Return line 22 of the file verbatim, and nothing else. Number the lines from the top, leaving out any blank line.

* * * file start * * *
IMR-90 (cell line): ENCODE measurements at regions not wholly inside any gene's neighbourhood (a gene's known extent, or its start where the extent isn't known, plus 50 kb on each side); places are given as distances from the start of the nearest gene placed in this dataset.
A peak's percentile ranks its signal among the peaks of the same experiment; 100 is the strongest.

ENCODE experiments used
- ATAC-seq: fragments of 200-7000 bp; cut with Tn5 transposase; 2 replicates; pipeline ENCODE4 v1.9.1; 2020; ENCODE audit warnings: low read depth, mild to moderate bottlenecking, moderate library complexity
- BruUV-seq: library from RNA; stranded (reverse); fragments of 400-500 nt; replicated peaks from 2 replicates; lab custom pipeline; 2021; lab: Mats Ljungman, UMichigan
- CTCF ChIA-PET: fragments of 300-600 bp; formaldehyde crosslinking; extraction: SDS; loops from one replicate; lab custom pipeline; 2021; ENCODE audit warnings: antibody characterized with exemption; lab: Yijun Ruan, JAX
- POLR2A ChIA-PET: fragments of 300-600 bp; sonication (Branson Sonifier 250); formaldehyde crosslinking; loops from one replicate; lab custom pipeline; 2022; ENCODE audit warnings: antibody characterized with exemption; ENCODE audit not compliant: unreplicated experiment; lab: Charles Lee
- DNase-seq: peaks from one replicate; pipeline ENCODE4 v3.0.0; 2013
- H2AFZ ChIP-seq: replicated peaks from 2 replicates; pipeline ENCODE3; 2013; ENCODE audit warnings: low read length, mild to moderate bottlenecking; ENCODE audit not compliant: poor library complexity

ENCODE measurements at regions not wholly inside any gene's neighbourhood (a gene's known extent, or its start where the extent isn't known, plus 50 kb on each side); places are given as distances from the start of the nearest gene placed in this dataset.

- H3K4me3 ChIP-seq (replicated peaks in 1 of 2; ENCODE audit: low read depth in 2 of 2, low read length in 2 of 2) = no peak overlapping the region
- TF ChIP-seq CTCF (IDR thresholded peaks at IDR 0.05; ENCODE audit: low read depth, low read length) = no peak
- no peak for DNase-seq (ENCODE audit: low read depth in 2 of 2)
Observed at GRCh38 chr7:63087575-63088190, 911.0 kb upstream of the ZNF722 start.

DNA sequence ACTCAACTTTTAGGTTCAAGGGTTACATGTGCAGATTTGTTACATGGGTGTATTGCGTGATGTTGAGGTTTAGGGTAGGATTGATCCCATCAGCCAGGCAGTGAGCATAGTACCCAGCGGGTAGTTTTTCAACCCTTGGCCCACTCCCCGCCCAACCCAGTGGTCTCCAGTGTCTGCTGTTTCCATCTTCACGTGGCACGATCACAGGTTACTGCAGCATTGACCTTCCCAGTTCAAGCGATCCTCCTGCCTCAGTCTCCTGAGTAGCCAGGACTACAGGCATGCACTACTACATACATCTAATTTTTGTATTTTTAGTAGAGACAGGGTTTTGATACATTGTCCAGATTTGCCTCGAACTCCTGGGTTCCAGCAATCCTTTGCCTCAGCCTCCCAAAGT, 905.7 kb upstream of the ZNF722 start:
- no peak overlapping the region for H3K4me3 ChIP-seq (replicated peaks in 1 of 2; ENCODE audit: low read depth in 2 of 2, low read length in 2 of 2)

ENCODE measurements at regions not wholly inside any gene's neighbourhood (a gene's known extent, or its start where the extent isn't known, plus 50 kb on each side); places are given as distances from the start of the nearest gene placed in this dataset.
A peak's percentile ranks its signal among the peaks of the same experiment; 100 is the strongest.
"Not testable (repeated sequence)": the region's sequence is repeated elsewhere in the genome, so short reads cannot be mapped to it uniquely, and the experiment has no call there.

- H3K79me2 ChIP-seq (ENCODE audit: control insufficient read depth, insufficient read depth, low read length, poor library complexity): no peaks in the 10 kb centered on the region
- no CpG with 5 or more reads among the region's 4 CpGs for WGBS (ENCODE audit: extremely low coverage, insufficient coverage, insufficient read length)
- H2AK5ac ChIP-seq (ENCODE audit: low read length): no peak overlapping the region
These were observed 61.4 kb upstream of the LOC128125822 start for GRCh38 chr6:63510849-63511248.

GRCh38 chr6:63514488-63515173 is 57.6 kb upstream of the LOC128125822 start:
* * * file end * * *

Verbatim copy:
- H2AK5ac ChIP-seq (ENCODE audit: low read length): no peak overlapping the region